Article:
Should a liar be a lawyer? The Stephen Glass case.

This week, the California Supreme Court will conduct a hearing on granting serial fabricator Stephen Glass a license to practice law in the state. Above, Glass is seen performing in Los Angeles in 2007.
(Michael Schwartz / WireImage)
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Call it “Shattered Glass: The Sequel.” At a hearing this week, the California Supreme Court will be asked by the state Committee of Bar Examiners to deny a law license to Stephen Glass, the serial fabricator who as a twentysomething aspiring journalist disgraced the New Republic magazine and inspired a film. The court should grant Glass the license and allow him to hang up his shingle.

A review panel found “overwhelming evidence” that the Georgetown law graduate, who passed bar examinations in California and New York and who is now in his 40s, has rehabilitated himself. But the bar examiners insist that his conduct “has not been exemplary when balanced against the magnitude of his acts of deceit.” He thus lacks the “positive moral character” required of members of the bar.

There’s no question that Glass committed journalistic malpractice on an epic scale. Between 1996 and 1998, he churned out dozens of wholly or partly fictitious articles. And that’s not all. To deflect suspicion, he falsified notes and created a fake website and business cards. In its brief, the Committee of Bar Examiners describes Glass’ deceptions in excruciating detail, and for good measure imputes racism to him. (The examiners claim that one article portrayed African American taxi drivers as “lazy and lecherous.”)


But even if we concede all that, Glass’ misconduct took place long ago, he has apologized to his victims and rebuilt his life. He was supported in his application by 22 character witnesses, including four law professors, two judges and 10 attorneys.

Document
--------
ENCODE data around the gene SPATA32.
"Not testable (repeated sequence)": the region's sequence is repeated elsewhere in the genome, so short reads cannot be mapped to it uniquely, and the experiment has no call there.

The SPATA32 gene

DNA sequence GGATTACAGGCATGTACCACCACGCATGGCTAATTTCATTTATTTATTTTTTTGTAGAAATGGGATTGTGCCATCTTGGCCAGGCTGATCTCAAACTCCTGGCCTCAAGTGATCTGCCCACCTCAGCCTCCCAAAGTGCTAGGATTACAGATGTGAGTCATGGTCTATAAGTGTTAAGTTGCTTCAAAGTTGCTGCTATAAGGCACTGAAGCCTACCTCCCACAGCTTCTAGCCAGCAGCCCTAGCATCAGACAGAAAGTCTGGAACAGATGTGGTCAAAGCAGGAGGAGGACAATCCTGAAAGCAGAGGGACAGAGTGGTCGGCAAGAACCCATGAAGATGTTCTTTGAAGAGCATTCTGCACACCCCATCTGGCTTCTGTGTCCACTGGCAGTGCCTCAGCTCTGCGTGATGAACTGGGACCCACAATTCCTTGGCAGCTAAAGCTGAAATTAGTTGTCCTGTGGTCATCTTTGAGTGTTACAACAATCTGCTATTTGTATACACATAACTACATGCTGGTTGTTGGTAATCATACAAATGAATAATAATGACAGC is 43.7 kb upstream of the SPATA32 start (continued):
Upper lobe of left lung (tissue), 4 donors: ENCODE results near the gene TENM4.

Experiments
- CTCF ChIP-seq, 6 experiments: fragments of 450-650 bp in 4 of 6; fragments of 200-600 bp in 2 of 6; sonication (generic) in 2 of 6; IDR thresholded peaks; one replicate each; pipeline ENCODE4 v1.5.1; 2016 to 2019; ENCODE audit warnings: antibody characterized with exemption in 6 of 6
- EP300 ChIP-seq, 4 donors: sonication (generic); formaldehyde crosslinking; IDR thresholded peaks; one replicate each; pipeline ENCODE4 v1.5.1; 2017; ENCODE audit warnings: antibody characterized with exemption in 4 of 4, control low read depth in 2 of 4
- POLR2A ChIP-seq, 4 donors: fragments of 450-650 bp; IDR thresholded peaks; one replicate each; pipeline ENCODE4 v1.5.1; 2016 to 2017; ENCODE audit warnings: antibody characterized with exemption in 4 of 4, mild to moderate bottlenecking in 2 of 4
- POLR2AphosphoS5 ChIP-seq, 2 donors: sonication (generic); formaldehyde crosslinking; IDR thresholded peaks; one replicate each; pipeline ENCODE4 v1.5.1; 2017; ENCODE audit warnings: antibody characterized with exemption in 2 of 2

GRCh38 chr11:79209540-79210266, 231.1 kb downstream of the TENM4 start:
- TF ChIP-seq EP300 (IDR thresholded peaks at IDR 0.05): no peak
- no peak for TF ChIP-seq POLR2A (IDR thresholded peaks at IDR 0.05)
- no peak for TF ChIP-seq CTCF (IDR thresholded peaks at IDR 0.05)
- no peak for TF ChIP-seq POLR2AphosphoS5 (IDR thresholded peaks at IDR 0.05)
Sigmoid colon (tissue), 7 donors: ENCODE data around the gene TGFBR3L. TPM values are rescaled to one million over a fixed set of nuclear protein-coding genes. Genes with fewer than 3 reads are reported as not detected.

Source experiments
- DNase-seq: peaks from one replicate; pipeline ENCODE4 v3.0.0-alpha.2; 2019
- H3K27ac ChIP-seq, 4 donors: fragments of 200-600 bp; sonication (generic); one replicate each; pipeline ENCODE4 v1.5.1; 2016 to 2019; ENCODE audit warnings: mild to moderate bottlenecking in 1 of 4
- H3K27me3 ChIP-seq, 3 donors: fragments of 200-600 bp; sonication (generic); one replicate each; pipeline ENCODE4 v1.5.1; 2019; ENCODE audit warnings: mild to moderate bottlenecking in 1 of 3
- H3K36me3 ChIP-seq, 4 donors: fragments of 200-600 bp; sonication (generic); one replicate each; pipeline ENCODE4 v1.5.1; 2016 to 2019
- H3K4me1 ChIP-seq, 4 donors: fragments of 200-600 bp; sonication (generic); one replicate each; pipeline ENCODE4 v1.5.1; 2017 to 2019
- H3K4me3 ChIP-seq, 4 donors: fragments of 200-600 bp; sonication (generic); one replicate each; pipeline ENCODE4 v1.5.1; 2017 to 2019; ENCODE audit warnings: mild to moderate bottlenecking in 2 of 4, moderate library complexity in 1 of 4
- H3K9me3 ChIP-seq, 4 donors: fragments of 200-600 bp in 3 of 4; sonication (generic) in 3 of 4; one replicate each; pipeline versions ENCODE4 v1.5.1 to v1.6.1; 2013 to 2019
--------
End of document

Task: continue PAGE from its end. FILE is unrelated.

The bar examiners argue that Glass’ rehabilitation has been half-hearted and self-serving. They note that he didn’t repay the magazines he deceived or use the proceeds of an autobiographical novel to endow a program in journalistic ethics. They also claim that, in an application to be admitted to the New York bar, he mischaracterized the extent to which he cooperated with magazines to identify falsehoods in his articles.

These objections amount to nitpicking. The examiners’ opposition to a law license for Glass seems driven more by their (understandable) outrage at what they call “one of the greatest journalistic frauds in history.” We share their disapproval, but we also believe that if prospective lawyers are to be screened for “moral character” (as opposed to merely abiding by the law), then the serious efforts they’ve made to rehabilitate themselves ought to be part of the calculation. The Supreme Court should let prospective clients decide whether Glass’ long-ago journalistic sins disqualify him from representing them.